Matt's Gallery - Love Your Voice

LOVE YOUR VOICE  performed / recorded at Matt's Gallery London on 28/29 Nov 2006

installation


On 28th November 2006 about twenty pupils from the local school turned up at Matt's Gallery in London. I was there to run a workshop together with fellow artist Lenka Clayton.
In my practice as an artist I have worked with billboards taken from the streets of London, teaser bills with headlines used by newspapers like the Evening Standard and the weekly borough gazettes. I brought along a pile of these posters from my collection.

The headlines,mostly four-liners, were cut to pieces. Scissors separated the words from each other and nouns, adjectives, verbs went on different piles. Scare words (terror, horror, killer...) were split from pleasant ones and written or collaged on new blank posters to create nonsensical stuff like “Robbie Swims Over The Chickens”. There was this pleasure of deconstructing and changing meanings, also of overplaying. “2000 Thugs Dead”. It resembled the re-enactment of a modern newsroom.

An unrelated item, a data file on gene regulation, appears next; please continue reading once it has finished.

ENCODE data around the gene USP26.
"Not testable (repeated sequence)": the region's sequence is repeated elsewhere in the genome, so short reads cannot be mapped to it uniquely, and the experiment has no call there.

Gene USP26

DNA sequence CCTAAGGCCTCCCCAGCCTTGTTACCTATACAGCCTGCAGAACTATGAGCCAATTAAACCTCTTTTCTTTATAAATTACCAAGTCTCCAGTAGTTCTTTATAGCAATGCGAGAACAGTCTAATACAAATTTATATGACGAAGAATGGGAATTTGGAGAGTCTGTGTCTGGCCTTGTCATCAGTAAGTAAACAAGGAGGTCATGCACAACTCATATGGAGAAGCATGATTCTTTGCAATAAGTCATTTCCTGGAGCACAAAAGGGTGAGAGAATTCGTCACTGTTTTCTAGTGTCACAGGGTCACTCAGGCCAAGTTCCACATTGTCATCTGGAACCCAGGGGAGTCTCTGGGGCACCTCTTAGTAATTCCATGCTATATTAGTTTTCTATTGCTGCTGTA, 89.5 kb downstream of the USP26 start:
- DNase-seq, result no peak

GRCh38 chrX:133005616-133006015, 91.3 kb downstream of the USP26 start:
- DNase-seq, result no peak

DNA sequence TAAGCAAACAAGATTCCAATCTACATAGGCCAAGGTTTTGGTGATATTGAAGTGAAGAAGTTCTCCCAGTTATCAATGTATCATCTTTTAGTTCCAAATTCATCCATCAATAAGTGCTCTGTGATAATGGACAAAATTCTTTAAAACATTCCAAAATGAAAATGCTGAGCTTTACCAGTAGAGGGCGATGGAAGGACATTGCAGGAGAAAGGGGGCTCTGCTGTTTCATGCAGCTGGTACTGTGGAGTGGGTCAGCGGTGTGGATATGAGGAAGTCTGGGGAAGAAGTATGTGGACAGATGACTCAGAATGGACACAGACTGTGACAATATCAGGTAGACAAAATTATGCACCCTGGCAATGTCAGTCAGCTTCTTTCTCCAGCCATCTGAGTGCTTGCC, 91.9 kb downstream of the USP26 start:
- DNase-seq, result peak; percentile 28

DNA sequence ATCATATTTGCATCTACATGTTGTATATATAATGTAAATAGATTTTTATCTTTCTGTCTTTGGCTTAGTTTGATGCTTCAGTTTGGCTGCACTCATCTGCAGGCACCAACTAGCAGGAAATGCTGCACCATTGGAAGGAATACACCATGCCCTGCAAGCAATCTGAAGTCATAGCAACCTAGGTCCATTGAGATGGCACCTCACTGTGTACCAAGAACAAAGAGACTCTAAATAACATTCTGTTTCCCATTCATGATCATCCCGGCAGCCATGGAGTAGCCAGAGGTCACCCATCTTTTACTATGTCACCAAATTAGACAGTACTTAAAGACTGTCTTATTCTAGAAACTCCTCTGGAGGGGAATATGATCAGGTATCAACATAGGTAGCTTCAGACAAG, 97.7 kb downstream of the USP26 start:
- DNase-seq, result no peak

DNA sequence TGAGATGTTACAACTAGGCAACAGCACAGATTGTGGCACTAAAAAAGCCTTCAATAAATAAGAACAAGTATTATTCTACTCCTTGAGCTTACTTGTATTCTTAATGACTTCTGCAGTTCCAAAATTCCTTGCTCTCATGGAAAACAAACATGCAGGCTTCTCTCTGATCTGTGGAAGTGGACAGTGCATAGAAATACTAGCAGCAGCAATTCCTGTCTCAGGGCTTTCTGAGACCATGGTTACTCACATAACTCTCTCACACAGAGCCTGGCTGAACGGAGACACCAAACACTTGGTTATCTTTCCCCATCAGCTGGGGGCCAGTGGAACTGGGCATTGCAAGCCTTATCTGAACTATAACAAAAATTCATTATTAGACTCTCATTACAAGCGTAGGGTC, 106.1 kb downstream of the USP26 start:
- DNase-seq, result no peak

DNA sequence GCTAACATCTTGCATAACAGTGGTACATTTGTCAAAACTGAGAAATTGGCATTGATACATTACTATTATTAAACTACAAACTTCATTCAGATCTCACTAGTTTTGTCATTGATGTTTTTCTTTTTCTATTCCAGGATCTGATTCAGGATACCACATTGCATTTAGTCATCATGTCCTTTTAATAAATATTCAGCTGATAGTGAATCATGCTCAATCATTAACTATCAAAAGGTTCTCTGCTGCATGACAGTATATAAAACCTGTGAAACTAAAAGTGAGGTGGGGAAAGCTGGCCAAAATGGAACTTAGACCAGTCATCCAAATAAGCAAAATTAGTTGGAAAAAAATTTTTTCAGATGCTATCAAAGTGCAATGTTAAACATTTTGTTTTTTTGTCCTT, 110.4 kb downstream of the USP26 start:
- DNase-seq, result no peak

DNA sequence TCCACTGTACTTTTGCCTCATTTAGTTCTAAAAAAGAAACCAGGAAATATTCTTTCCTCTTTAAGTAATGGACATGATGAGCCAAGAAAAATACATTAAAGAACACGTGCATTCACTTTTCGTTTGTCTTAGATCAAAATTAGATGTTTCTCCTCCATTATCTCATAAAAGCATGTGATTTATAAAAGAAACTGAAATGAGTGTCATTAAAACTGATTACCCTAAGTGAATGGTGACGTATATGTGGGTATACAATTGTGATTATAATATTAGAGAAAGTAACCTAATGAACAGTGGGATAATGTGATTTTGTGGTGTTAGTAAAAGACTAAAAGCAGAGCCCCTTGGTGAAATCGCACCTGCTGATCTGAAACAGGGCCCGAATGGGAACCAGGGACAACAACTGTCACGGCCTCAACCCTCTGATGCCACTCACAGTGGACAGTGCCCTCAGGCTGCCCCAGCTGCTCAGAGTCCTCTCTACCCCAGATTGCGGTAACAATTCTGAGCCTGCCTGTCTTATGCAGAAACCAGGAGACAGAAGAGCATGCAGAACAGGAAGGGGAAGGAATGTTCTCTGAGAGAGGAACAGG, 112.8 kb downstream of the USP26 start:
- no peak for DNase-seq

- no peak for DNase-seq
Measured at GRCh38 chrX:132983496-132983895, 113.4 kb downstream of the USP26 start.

This all happened in a windowless empty room, lit by four spots. The four steel pillars were used to form a courtyard in the middle. The hermetical environment fostered concentration. Washing strings were tied around the pillars to carry the newly created placards and step by step four “walls of words” evolved. Some pupils started to rush around the structure while shouting out the words that caught their eyes. A playful cacophony of sounds and words floated through the bunker-likeroom. Spontaneous chants swelled and receded allowing people to stepback from the aggressive modus operandi of mass media today.
 
Chinese whispers came into play. One of the students reported a fictional “scoop”, an exclusive news story, in the ear of another pupil, who whispered the story into the next ear ... and so forth. The stories travelled to be creatively distorted by individual imagination. It was a striking illustration of how modern media works. Journalists tend to copy from each other and to add own colour to stories in order to make them more sellable.
 
The activity was about to create, to improvise and interact. The involvement of audio recording was crucial for all as means of documentation. Large parts of that two day event consisted of pupils expressing themselves trough different dynamics and rhythms of their voice. It was more than an intellectual exercise. It was about to explore the creative potential and to let imagination fly.
 
Eva Weinmayr